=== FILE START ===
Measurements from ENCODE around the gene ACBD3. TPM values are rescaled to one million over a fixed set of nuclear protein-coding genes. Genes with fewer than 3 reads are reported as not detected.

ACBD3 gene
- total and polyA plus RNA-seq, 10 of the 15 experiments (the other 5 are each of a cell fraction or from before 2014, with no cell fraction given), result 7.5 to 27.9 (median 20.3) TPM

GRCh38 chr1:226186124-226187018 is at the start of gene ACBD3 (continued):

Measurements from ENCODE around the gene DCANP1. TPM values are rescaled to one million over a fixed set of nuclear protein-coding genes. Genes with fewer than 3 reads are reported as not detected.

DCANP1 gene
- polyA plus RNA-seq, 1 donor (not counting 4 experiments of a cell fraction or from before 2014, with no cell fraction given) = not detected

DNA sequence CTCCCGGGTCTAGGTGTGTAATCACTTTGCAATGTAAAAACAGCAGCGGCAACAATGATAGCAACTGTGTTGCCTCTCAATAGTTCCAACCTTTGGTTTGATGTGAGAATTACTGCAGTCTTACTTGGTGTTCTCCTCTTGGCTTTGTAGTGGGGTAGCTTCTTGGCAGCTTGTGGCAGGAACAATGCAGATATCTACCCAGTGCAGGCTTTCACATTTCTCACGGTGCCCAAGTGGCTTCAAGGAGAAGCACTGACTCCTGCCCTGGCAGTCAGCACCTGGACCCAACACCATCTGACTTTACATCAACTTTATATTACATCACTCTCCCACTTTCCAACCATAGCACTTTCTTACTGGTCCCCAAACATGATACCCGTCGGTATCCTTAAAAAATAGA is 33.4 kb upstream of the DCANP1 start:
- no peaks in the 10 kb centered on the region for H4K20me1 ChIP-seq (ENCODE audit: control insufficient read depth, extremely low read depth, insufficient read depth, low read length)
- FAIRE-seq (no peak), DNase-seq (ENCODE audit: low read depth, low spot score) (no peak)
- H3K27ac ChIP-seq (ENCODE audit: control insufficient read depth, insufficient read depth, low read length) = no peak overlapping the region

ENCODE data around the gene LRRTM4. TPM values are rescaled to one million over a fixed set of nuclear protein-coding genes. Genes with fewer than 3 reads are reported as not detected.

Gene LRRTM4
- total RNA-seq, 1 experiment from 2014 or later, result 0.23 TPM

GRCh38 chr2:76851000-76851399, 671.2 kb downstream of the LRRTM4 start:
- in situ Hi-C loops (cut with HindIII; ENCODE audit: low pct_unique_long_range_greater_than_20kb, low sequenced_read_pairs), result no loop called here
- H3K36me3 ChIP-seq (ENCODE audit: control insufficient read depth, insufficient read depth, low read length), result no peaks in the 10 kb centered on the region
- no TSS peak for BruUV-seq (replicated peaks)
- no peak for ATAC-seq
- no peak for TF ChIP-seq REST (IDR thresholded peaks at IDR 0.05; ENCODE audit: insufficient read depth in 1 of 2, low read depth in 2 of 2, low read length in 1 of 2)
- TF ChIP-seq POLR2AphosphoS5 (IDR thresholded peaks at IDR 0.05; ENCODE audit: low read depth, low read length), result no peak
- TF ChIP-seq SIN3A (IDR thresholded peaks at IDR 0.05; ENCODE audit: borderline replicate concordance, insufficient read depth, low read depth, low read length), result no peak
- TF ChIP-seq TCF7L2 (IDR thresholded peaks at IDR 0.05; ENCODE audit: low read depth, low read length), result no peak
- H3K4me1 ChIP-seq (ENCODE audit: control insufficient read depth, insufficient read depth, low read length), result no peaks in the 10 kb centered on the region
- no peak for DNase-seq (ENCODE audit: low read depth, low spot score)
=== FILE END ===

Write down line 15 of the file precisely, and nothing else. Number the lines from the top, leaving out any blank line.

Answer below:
GRCh38 chr2:76851000-76851399, 671.2 kb downstream of the LRRTM4 start: